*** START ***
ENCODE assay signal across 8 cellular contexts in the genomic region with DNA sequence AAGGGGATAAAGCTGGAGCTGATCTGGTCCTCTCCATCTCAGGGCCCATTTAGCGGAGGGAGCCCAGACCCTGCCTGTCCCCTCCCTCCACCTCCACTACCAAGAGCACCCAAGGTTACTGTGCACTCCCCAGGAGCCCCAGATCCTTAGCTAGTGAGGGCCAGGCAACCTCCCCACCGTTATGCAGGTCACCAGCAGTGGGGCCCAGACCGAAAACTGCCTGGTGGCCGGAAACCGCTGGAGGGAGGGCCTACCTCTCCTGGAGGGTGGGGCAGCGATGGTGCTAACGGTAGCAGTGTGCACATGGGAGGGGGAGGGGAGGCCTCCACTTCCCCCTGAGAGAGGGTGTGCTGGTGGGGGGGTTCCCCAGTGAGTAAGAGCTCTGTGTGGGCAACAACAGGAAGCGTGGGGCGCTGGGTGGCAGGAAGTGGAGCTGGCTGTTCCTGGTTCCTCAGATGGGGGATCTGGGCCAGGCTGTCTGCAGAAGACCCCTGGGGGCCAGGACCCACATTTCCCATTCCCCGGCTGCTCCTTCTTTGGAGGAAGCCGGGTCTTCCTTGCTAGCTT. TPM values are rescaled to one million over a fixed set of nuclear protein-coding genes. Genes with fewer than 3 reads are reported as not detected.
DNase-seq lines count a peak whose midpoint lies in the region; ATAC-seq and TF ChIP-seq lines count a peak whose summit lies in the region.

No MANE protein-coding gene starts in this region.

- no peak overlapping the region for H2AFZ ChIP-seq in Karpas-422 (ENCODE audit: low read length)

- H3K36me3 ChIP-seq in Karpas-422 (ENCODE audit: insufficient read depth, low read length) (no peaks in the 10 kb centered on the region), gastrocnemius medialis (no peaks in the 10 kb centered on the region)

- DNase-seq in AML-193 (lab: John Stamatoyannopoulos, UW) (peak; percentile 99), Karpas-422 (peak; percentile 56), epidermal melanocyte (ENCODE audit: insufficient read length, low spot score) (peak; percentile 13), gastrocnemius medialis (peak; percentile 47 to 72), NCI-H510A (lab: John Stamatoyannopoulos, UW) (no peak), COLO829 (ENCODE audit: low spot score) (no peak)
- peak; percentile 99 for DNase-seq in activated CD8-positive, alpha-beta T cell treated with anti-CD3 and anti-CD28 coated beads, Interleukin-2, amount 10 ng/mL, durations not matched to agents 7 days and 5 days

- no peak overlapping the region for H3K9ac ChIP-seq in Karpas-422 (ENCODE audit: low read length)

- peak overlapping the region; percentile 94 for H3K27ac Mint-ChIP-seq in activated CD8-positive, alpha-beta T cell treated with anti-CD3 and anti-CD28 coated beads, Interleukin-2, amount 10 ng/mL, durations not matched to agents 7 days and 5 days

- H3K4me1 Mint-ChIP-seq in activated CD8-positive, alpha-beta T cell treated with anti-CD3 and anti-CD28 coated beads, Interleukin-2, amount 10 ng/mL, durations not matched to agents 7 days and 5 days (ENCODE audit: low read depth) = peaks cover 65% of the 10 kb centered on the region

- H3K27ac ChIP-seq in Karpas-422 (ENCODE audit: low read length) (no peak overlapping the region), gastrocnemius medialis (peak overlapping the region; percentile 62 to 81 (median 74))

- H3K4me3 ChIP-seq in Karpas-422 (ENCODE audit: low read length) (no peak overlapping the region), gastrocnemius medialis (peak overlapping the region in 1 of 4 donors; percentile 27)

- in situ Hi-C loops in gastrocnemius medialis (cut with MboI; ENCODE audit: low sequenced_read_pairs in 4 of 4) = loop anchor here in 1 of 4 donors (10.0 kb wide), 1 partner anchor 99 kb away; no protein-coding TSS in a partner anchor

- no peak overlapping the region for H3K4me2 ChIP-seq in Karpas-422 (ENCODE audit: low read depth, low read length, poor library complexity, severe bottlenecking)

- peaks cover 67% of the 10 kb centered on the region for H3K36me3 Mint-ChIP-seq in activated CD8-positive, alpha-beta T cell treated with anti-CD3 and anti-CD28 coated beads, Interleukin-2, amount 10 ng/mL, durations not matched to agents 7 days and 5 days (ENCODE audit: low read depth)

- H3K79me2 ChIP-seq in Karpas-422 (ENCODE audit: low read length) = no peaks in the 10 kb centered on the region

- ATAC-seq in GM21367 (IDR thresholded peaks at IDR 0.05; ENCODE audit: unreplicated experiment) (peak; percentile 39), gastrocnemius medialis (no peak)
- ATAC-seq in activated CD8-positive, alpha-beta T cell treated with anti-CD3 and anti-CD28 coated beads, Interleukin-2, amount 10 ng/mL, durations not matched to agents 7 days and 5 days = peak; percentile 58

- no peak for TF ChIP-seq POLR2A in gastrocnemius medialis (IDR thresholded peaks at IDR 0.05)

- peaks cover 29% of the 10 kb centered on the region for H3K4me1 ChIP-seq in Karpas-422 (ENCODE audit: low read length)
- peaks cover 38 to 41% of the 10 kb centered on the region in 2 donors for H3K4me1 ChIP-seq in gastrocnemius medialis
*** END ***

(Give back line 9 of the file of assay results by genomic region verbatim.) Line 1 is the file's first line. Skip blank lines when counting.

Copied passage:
- peak overlapping the region; percentile 94 for H3K27ac Mint-ChIP-seq in activated CD8-positive, alpha-beta T cell treated with anti-CD3 and anti-CD28 coated beads, Interleukin-2, amount 10 ng/mL, durations not matched to agents 7 days and 5 days